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The world’s biggest maker of crop nutrients said fertiliser demand is just now starting to stabilise from seismic shocks of the past few years that left the company with wild profit swings.

“We’re getting back at least to a market that we would call stable,” Nutrien CEO Ken Seitz said Wednesday in an interview at Bloomberg’s headquarters in New York.

Black Swan-like events — unanticipated calamities that pull markets into a tailspin — upended the typical cycles of the market, the CEO said. Russia’s 2022 invasion of Ukraine disrupted global fertiliser shipments and pushed prices — and Nutrien earnings — to record heights. But as farmers and retailers balked at the sticker shock, demand tumbled.

Nutrien and its rivals have been predicting better market conditions over the past several quarters that so far have yet to materialise. The Canadian company’s earnings plunged 71% in the first quarter. Its shares, meanwhile, have tumbled more than 50% from a record in April 2022, shortly after Russia’s invasion of Ukraine.

“We are looking at demand that is after a very volatile period, with some demand destruction, that is only today returning to sort of trend levels,” Seitz said, noting that fertilizer prices today are below the 10-year average.

Nutrien has responded by scrapping big investment plans and putting some assets up for sale in South America as it focuses on restoring growth.

While some earlier supply disruptions have eased, shipping remains a challenge amid the ongoing crisis in the Red Sea region. Trade routes for fertiliser have been dramatically rerouted as some nations are willing to take products from sanctioned countries.

Brazil in particular has been a sore spot for Nutrien. Fears of supply shortages because of disruptions in Eastern Europe first led to an overbuilding of fertilizer inventories in the country. But surging interest rates in Brazil have made the glut even more challenging to manage. Farmers are now opting for just-in-time purchases, Seitz said, adding that a pesticide glut will take the remainder of this year and possibly into 2025 to be resolved.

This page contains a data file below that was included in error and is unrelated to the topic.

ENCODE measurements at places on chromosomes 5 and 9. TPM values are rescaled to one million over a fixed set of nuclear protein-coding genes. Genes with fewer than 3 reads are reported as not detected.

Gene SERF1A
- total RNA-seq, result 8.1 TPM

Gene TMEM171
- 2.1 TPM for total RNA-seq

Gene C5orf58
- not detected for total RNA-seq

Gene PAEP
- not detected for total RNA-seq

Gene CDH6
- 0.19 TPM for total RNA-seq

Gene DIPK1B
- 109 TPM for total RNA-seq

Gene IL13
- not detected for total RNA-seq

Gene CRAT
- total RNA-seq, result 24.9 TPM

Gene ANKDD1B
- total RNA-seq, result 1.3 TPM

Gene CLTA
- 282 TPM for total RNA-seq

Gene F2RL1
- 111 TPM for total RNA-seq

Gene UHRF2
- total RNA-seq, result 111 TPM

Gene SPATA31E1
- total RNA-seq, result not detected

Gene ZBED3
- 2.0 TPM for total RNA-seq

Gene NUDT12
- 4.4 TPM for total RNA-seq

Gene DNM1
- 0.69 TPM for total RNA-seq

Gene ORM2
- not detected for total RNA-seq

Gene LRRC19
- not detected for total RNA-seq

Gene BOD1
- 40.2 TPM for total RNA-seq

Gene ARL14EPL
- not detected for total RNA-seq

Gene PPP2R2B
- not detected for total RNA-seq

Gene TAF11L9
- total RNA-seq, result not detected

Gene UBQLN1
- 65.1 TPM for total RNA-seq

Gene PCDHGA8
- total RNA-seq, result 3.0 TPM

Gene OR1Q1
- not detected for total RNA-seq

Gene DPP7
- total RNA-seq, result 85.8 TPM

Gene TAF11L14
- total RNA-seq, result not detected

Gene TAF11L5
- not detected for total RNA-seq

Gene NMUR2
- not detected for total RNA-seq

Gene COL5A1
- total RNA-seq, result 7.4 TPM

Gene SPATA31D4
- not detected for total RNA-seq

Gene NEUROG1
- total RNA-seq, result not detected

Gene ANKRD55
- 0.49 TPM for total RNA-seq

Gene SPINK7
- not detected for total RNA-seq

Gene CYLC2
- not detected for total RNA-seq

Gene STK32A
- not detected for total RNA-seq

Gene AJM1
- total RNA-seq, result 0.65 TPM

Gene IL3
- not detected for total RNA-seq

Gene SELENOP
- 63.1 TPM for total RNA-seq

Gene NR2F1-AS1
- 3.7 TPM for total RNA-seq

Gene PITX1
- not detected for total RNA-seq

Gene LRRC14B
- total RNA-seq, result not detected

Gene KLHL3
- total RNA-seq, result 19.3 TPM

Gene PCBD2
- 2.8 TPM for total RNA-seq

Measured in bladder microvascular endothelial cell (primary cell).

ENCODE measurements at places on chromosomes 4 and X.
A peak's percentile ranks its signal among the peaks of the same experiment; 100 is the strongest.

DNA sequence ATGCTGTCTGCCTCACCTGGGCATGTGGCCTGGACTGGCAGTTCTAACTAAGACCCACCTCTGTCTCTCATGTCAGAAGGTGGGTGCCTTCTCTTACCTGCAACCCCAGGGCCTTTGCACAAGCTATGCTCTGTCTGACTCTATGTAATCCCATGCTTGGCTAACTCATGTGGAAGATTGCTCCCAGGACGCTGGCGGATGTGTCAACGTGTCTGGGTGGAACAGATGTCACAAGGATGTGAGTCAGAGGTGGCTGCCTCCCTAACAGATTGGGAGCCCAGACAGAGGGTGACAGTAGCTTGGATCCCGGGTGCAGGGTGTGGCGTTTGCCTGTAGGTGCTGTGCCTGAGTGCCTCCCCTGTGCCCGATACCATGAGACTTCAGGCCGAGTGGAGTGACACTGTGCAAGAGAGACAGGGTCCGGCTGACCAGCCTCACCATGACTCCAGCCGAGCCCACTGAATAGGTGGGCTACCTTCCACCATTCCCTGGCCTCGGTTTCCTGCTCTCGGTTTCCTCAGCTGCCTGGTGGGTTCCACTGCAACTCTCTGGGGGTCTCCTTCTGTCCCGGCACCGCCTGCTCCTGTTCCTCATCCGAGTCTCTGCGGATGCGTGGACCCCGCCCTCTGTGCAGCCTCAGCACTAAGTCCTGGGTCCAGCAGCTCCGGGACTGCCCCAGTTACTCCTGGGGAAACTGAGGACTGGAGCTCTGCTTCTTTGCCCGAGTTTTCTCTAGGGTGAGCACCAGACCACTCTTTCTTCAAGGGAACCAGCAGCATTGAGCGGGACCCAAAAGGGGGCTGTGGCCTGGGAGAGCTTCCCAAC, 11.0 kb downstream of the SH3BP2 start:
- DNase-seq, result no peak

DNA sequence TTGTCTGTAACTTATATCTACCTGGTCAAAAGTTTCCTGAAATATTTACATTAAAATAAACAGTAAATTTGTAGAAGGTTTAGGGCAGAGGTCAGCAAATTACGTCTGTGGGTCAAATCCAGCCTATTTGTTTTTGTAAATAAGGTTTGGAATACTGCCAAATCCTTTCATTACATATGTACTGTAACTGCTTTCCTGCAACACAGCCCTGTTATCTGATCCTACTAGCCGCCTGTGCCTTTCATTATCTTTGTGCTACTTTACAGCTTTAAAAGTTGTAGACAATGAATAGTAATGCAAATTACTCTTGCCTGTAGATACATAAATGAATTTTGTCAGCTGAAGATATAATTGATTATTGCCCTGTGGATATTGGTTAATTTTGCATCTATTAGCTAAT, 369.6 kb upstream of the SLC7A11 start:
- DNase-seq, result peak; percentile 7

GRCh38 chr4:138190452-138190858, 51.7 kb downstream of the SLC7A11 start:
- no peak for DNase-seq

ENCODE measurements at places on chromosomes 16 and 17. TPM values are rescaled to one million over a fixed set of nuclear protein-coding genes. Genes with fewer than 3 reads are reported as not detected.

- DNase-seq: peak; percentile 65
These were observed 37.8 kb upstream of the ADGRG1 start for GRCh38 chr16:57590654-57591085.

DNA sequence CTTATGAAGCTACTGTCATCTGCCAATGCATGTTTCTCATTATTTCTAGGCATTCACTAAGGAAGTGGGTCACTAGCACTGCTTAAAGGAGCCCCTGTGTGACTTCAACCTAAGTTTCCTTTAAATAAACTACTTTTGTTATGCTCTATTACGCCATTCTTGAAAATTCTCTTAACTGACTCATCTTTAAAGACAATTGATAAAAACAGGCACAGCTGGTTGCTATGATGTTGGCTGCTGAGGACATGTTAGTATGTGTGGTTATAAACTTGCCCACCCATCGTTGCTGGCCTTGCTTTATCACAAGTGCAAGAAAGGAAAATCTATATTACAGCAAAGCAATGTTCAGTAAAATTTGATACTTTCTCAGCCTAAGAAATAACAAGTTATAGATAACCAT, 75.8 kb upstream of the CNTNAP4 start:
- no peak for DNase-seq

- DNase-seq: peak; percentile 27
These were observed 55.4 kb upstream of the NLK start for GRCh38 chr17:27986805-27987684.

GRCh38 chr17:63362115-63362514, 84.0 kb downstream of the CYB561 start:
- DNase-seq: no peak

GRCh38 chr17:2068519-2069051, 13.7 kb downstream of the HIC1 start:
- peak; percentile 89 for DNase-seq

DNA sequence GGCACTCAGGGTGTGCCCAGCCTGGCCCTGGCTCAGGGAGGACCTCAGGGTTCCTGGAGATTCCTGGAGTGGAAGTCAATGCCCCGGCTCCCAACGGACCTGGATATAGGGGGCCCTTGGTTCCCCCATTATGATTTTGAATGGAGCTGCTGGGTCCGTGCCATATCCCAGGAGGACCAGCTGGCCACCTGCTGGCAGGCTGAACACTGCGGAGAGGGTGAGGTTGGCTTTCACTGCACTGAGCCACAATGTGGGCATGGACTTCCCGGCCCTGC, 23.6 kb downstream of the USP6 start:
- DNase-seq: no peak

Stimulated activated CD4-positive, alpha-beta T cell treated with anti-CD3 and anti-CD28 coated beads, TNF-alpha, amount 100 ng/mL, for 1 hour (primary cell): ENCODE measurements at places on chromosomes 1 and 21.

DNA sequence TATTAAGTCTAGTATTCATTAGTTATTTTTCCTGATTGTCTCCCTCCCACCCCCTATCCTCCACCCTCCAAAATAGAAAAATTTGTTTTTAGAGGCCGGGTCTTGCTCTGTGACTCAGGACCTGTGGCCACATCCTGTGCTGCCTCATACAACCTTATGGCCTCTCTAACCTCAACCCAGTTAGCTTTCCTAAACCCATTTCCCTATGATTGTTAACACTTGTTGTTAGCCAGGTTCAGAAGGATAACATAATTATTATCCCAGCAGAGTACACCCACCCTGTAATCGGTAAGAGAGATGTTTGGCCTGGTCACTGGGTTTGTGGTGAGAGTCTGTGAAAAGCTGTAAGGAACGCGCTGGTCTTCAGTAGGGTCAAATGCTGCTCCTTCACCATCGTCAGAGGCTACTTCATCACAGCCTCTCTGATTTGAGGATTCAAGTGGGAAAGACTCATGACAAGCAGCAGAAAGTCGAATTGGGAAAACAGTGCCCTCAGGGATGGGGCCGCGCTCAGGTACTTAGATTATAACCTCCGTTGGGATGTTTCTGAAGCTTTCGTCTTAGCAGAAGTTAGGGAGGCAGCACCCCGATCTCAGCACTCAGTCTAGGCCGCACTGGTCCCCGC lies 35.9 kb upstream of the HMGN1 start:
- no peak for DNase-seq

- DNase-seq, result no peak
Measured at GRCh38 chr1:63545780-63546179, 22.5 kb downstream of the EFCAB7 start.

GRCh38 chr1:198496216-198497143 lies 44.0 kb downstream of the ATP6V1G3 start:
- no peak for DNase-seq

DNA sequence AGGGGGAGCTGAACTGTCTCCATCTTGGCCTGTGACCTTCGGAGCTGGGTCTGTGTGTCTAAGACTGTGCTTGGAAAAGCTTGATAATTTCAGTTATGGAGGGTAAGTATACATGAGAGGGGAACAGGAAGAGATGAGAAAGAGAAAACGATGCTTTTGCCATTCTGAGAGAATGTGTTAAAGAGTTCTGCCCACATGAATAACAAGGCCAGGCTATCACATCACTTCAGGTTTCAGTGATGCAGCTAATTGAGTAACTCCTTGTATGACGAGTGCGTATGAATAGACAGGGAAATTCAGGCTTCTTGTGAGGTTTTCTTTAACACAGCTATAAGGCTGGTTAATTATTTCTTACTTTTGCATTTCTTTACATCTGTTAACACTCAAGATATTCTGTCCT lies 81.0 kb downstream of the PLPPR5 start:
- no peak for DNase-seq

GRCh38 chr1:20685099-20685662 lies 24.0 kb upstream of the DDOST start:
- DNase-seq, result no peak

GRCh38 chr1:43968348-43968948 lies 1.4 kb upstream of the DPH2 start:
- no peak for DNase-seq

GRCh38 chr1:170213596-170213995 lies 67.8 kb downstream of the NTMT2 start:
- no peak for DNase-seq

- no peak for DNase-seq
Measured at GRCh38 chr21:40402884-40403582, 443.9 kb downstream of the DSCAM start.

In Argentina, Nutrien is working to sell its agriculture retail operations and is considering options for its 50% interest in Profertil, a urea and ammonia manufacturing venture it has with Argentina state-run oil company YPF SA. If Nutrien ends up selling the stake along with the retail businesses, it will join a slew of other major companies exiting the South American country.

The challenge of repatriating dollars is a key problem because of Argentina’s currency controls, according to the CEO. Nutrien lost money when it transferred currency out of the country because it had to use a more expensive exchange rate.

“I wouldn’t say that we are clamoring to get out of Argentina, we’re just being very thoughtful about our strategic options there,” Seitz said. However, he added that “we don’t see any indication that anything is going to change” under the new administration of President Javier Milei.

In the US, farmers have raced to wrap up corn and soybean planting after a soggy spring. Seitz has estimated the US will plant about 90 million acres of corn and 86.5 million acres of soybeans, though corn “could be a little less” given recent weather challenges, he said.

The US Department of Agriculture is set to release its yearly acreage report on Friday.

While the prospect of fewer corn plantings could impact applications of the nitrogen fertilizer used to grow the grain, Seitz noted there could be ample use of nitrogen in the mid- and post-growing season, and he sees no reason to change the company’s nitrogen sales guidance of 10.6-million tons to 11.2-million tons.

While crop prices have fallen, so have farm input costs, at a time when grower incomes remain healthy, according to Seitz.

“All indications are that farmers are looking as usual to maximise yields,” he said.